WeightWatchers US has dropped its points system. The DoH must take note, says Joanna Blythman

Hallelujah, the penny is dropping that calorie counting is a useless way to control weight.

This major shift in nutritional thinking is evidenced by WeightWatchers' decision to drop its old points system, which allowed people to eat whatever they liked, providing they kept down the total number of calories consumed.

Using the old calorie-counting logic, a 100-calorie packet of biscuits was every bit as sensible a food choice as a 100-calorie apple, but WeightWatchers' new ProPoints system encourages consumption of natural, less processed food, and discourages indulgence in processed foods with poor all-round nutritional profiles. As WeightWatchers US president David Kirchoff put it: "We needed a programme that recognised that calories are most definitely not created equal."

The WeightWatchers system now favours foods high in protein or fibre, because the body has to work harder to convert them into energy and they keep us feeling fuller longer. It frowns on those laden with carbohydrate sugar and grains that are rapidly absorbed by the body and turned into fat.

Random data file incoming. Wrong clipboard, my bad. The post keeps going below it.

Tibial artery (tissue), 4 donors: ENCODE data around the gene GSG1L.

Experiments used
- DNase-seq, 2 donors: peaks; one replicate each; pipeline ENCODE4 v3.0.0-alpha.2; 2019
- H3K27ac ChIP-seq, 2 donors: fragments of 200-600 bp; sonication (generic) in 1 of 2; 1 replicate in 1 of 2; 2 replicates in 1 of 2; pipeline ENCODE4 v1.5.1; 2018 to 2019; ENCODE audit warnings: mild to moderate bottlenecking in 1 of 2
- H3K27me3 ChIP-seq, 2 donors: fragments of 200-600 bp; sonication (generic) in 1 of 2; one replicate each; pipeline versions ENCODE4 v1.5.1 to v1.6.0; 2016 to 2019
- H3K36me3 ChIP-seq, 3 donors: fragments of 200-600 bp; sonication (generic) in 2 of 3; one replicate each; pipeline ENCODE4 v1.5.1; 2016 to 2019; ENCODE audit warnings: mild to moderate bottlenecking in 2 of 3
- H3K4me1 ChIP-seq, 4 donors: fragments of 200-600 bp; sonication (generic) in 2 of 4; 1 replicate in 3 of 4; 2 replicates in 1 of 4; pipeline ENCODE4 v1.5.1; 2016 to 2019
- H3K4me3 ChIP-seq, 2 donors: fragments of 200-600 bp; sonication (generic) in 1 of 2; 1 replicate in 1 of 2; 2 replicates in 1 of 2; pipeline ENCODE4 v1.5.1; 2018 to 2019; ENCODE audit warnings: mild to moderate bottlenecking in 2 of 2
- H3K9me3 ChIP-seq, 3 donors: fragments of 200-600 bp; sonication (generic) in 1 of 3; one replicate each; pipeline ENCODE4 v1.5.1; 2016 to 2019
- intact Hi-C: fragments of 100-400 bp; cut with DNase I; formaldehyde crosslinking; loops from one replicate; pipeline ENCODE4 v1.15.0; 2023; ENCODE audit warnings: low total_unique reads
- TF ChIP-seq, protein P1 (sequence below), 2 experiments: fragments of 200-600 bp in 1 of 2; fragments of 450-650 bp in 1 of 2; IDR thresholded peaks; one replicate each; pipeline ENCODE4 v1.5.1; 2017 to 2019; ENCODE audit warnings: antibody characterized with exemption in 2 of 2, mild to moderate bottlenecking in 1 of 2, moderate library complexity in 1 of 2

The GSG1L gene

This is at odds with current UK government advice, which exhorts us to count calories, shun satfat, limit protein and base our diets on starchy (carbohydrate) foods. Consumption statistics show that the population has taken these messages to heart, creating a bonanza for profitable processed foods such as salty snacks, pizza, low-cal meals and "diet" drinks. Guess what? The nation keeps getting fatter.

It's beginning to look as though controlling consumption of carbohydrates, both in the form of grains (including wholegrains) and sugars, is the key factor in staying a healthy weight, and it's becoming apparent that current UK "healthy eating" advice doesn't work. In a nutshell, anyone who really wants to lose weight or just control their weight, needs to replace the empty calories in over-processed foods with high-quality nutrients of the sort you find in abundance in whole, natural foods such as eggs, meat, fish, vegetables and fruits.

The FSA and DH should bin the outdated 'Eatwell plate', stop worrying about offending the food industry and come out with a simple message: 90% of your diet should come from home-cooked food made from unprocessed, whole ingredients.

The recipe for staying healthy and slim really is that simple.

Joanna Blythman is a food journalist and author of Bad Food Britain